The themes ‘lung health’ and ‘genetics’ are both very prominent in the latest edition of Pig Progress. The edition can now be read digitally.
What can breeding do to avoid heat stress?
The lead article in edition 9 of 2017 is ‘A genetic view on heat stress in breeding’. In cooperation with French-based company Animine, a range of scientists with different expertise share their views on origins and solutions against the problem of heat stress.
A Large White sow – this breed is currently part of trials to create more heat-resistant animals. Photo: Budimir Jevtic | Shutterstock
In this edition, Jean Luc Gourdine of the French National Institute for Agricultural Research (INRA), takes the genetic approach. As the cover picture suggests, at least a Large White sow can play a role in making pigs better resistant against hot climates (pages 16-17).
Topigs Norsvin & plans for the future
Erik Ordelman, a reporting colleague of the Dutch agricultural weekly Boerderij, took a quick look at Topigs Norsvin, one of the world’s leading pig genetics companies and heard about the future research ambitions of this company. (page 15)
Lung health issues addressed
In terms of lung health, a series of articles is devoted to this topic. Dr Gabriele Schagemann and Dr Eduardo Fano of Boerhinger Ingelheim zoom in on the fact that in the breeding cycle, one of the most dangerous moments with regard to Mycoplasma hyopneumoniae (M. hyo) infection is the moment when new gilts are being introduced.
Never forget M. hyo when introducing gilts. Photo: Ronald Hissink
In the acclimatisation process that follows, vaccination is a tool that is most widely used, they explain on pages 24-25.
Dr Jordi Mora of Eco Animal Health debates that a different method to control M. hyo in a pig herd is by treating the sows prior to parturition with antibiotics, as can be read on pages 30-31.
Often mentioned in articles related to lung health cases, both ELISA and PCR are common methods to establish what animals are suffering from. What exactly is the difference between one method and the other? Why is it important to know what both do – and do they look at exactly the same? The answer is no, in a well-written explanation by Nardy Robben of Thermo Fisher on pages 27-28.
Amino acids in swine diets
Between health and nutrition issues are the questions how to improve animal health through nutrition, and a novel approach by Dupont’s Danisco Animal Nutrition does exactly that. Dr Laura Payling and Rachael Hardy explain how amino acids in swine diets can be optimised on pages 12-14.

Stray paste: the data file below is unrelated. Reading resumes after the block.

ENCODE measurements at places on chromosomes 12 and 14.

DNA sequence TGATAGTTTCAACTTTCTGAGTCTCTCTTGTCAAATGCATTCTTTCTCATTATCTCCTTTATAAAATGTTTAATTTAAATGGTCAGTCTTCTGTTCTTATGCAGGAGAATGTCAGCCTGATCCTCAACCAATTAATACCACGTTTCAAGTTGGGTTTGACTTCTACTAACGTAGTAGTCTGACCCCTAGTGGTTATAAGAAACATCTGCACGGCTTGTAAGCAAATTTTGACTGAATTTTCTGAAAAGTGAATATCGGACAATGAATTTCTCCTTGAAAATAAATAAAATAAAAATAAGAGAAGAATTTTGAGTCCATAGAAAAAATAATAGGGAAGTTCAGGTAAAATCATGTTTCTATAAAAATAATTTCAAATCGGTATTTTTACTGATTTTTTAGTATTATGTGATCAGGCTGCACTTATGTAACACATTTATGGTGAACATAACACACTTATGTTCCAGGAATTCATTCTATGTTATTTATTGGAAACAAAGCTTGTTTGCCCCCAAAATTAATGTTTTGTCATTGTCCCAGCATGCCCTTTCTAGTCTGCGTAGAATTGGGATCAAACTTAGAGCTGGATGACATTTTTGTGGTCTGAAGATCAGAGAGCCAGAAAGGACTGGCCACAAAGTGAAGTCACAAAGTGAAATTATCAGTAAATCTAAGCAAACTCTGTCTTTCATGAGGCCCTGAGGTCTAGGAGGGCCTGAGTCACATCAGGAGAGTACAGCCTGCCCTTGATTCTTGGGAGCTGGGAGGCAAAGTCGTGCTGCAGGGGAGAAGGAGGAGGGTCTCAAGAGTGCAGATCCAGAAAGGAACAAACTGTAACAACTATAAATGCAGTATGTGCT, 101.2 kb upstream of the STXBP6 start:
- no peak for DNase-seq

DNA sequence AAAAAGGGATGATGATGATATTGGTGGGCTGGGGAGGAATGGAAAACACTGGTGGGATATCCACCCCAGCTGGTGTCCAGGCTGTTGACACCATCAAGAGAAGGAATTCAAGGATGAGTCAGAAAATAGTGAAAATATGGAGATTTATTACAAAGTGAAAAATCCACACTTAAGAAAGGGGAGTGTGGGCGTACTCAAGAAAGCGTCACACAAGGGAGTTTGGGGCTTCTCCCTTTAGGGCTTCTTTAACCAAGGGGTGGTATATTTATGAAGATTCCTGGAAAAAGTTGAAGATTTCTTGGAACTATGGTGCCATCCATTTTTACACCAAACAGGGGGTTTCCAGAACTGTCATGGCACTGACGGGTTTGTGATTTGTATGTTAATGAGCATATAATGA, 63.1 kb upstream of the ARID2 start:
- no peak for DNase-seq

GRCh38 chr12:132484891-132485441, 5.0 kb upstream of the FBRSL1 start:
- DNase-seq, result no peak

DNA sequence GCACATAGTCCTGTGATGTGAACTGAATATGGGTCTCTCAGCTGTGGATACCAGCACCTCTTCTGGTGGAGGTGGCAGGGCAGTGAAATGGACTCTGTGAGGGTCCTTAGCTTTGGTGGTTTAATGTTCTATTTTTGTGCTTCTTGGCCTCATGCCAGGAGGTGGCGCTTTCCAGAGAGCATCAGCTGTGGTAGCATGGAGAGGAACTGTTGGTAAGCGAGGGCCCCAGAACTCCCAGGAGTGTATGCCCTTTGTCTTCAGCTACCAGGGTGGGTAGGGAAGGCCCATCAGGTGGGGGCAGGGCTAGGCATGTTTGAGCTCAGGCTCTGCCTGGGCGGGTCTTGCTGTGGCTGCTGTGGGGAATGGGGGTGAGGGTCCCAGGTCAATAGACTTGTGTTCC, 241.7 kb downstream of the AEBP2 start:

A look behind the scenes in a trial farm
Our monthly farm visit took Pig Progress editor Vincent ter Beek to Velddriel, the Netherlands, for a visit to the Global Innovation Center, a research facility for e.g. swine of Cargill Animal Nutrition. The farm was recently expanded with a hi-tech focus section for weaner pigs. Read the full report on pages 20-23.
Tail biting – is there a health component?
In our research series to explore the opportunities to produce swine without tail docking, associate professor Dr Janicke Nordgreen of the University of Life Sciences in Norway discusses the effects of poor health as a risk factor for tail biting, on pages 6-7.
A non-docked curly pig tail. Tail biting is likely to be related to health conditions. Photo: Hans Prinsen
The pig industry in New Zealand
Each month, Pig Progress also takes a look at a pig country and this month the plane of regular contributor Dr John Strak landed in Wellington to observe what is going on in New Zealand’s pig industry. His report can be read on pages 10-11.
Mixing weaner pigs and sow mortality
Last but not least, our columnists touch on very relevant topics as well. Monthly columnist John Gadd dives into ‘Mixing weaners without tears’, and presents on page 9 a brief checklist what not to forget. Dr Monique Pairis-Garcia of The Ohio State University wonders whether sow mortality is a welfare or a production issue – a relevant theme as death on sow farms appears to be on the increase (page 34).